Fish and chips somehow always taste better in faded surroundings, in places that harbour echoes of more glamourous times past. In this sense, the The North Sea Fish Restaurant’s lack of interior design and unwitting nostalgia do nothing but add to its pub function room like charm.
It’s had it’s ups and downs over the years, and more than a little intrigue and espionage, too – MI5 apparently bugged the place in the eighties, trying to eavesdrop on miner’s leader Arthur Scargill, who used to eat there regularly, discussing tactics with his comrades from the National Union of Miners over plates of cod and chips.
The (laminated) menu is exactly as you’d expect. Fish, a few varieties, including cod, haddock and plaice, deep fried, served with chips and tartar sauce. There are other embellishments and quirks (they’ll grill instead of fry, if you’d prefer), but frankly, if you veer towards that end of the menu, you’re missing the point, and, dare I say it, the fun.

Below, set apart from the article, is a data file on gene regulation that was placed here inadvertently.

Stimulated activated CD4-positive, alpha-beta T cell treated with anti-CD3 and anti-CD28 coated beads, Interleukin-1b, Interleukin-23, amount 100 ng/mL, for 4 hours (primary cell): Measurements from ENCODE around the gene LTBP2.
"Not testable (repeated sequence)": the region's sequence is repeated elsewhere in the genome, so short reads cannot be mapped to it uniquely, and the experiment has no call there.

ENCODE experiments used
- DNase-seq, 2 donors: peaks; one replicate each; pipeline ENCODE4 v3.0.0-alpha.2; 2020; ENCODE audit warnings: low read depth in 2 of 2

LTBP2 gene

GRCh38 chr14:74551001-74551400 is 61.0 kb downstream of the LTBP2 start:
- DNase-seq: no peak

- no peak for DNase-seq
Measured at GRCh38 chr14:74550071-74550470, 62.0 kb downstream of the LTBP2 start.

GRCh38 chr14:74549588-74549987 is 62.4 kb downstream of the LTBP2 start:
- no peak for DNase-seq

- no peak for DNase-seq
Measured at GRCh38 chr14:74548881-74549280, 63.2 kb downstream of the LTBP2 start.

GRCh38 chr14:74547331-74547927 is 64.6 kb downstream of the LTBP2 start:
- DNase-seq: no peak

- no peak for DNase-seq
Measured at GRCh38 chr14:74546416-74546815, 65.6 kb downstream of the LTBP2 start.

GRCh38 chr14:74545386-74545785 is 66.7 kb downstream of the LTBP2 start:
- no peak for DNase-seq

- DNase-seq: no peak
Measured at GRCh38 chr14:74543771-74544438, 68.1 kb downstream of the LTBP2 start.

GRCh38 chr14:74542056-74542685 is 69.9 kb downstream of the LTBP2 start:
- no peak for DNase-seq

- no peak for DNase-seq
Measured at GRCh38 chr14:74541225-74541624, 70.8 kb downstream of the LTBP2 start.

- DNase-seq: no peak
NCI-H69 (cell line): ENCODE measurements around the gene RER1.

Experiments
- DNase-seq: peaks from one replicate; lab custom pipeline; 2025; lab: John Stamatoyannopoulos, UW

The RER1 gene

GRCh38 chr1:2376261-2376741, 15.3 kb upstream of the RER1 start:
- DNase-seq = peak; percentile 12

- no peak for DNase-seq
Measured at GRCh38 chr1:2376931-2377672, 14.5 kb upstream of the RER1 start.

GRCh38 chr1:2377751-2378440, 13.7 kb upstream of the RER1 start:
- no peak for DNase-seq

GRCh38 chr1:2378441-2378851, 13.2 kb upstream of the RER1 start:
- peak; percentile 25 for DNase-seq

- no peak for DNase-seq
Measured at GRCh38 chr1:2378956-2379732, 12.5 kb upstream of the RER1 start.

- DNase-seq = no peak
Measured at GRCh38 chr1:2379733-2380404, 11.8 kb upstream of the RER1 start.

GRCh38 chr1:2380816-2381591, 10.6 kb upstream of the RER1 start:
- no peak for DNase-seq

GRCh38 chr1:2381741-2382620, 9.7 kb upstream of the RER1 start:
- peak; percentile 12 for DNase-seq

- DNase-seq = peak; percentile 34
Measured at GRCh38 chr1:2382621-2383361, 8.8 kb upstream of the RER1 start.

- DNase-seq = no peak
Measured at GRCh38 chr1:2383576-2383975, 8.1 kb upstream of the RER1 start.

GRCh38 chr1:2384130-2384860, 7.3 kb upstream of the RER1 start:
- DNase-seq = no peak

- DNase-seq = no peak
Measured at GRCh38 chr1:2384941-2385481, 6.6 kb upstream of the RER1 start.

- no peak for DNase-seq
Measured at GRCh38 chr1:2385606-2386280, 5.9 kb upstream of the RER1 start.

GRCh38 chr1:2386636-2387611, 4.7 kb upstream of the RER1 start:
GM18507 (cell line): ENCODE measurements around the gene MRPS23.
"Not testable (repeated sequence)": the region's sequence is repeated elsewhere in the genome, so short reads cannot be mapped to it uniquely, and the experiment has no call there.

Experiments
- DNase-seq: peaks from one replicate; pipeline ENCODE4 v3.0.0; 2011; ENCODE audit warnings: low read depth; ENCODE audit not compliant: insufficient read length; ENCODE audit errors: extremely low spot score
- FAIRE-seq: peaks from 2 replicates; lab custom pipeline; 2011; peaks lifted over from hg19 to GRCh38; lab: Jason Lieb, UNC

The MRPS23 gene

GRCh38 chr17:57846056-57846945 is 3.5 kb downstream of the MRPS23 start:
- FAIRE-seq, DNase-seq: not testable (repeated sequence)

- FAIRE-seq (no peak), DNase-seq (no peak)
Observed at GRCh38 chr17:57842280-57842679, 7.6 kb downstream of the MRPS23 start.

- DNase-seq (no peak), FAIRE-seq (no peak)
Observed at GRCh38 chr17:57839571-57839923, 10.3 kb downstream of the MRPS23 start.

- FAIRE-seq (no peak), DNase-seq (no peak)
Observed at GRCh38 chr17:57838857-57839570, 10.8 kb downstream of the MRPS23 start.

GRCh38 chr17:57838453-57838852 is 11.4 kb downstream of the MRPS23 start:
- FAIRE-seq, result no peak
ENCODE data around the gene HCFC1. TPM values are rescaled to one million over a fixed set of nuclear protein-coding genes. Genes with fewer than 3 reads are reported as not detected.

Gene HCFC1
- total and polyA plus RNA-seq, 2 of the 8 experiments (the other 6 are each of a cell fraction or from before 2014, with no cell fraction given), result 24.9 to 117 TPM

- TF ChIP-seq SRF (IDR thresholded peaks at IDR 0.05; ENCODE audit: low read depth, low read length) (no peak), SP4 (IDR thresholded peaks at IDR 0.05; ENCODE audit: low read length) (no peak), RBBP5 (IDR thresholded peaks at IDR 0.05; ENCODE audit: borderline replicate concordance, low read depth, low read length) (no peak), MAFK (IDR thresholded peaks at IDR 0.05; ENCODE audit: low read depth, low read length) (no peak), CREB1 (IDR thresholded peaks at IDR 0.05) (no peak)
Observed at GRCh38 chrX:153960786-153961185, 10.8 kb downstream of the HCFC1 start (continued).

Fish fried in batter is what the North Sea does best, and their best is extremely good indeed.
Fillets are served in two sizes, normal and ‘jumbo’, which roughly translates as ‘insanely large’, and are fried crisp in a light and airy batter, the fish steamed perfectly inside it’s batter case. Crunchy chips are served, a little pointlessly, on the side in a retro basket, along with a first rate, freshly made tartar sauce.
The restaurant prices are acceptable for a proper meal, but the takeaway next door is where the bargains are. After all, don’t fish and chips taste better eaten out of paper in the open air, anyway?